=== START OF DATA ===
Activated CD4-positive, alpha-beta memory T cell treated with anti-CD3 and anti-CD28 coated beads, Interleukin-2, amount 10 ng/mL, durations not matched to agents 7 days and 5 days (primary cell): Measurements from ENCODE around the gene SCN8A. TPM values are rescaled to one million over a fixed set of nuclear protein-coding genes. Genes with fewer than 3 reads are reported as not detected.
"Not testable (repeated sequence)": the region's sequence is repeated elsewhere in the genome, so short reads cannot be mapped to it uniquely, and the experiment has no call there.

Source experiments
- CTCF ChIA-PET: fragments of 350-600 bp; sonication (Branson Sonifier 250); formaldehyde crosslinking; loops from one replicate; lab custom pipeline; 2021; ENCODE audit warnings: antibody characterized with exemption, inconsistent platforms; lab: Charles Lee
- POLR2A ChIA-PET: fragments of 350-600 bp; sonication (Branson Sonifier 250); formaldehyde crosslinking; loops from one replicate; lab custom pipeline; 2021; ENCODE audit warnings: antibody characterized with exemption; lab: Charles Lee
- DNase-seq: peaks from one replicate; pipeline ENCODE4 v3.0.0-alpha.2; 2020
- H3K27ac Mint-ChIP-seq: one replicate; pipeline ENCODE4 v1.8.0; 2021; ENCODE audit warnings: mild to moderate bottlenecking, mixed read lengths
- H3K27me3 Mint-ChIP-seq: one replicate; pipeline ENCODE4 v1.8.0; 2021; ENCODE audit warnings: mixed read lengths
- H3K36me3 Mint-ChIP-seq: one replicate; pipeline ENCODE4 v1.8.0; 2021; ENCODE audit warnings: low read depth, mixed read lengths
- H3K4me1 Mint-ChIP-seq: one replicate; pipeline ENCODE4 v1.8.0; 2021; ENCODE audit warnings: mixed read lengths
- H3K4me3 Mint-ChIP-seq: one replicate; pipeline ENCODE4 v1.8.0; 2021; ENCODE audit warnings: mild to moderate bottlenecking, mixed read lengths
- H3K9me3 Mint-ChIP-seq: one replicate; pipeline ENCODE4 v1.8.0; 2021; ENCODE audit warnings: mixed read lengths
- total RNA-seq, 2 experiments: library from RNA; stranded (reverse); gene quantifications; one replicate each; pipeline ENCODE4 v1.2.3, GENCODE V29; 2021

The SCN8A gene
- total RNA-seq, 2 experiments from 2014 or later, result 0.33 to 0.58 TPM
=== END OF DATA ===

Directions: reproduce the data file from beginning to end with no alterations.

Activated CD4-positive, alpha-beta memory T cell treated with anti-CD3 and anti-CD28 coated beads, Interleukin-2, amount 10 ng/mL, durations not matched to agents 7 days and 5 days (primary cell): Measurements from ENCODE around the gene SCN8A. TPM values are rescaled to one million over a fixed set of nuclear protein-coding genes. Genes with fewer than 3 reads are reported as not detected.
"Not testable (repeated sequence)": the region's sequence is repeated elsewhere in the genome, so short reads cannot be mapped to it uniquely, and the experiment has no call there.

Source experiments
- CTCF ChIA-PET: fragments of 350-600 bp; sonication (Branson Sonifier 250); formaldehyde crosslinking; loops from one replicate; lab custom pipeline; 2021; ENCODE audit warnings: antibody characterized with exemption, inconsistent platforms; lab: Charles Lee
- POLR2A ChIA-PET: fragments of 350-600 bp; sonication (Branson Sonifier 250); formaldehyde crosslinking; loops from one replicate; lab custom pipeline; 2021; ENCODE audit warnings: antibody characterized with exemption; lab: Charles Lee
- DNase-seq: peaks from one replicate; pipeline ENCODE4 v3.0.0-alpha.2; 2020
- H3K27ac Mint-ChIP-seq: one replicate; pipeline ENCODE4 v1.8.0; 2021; ENCODE audit warnings: mild to moderate bottlenecking, mixed read lengths
- H3K27me3 Mint-ChIP-seq: one replicate; pipeline ENCODE4 v1.8.0; 2021; ENCODE audit warnings: mixed read lengths
- H3K36me3 Mint-ChIP-seq: one replicate; pipeline ENCODE4 v1.8.0; 2021; ENCODE audit warnings: low read depth, mixed read lengths
- H3K4me1 Mint-ChIP-seq: one replicate; pipeline ENCODE4 v1.8.0; 2021; ENCODE audit warnings: mixed read lengths
- H3K4me3 Mint-ChIP-seq: one replicate; pipeline ENCODE4 v1.8.0; 2021; ENCODE audit warnings: mild to moderate bottlenecking, mixed read lengths
- H3K9me3 Mint-ChIP-seq: one replicate; pipeline ENCODE4 v1.8.0; 2021; ENCODE audit warnings: mixed read lengths
- total RNA-seq, 2 experiments: library from RNA; stranded (reverse); gene quantifications; one replicate each; pipeline ENCODE4 v1.2.3, GENCODE V29; 2021

The SCN8A gene
- total RNA-seq, 2 experiments from 2014 or later, result 0.33 to 0.58 TPM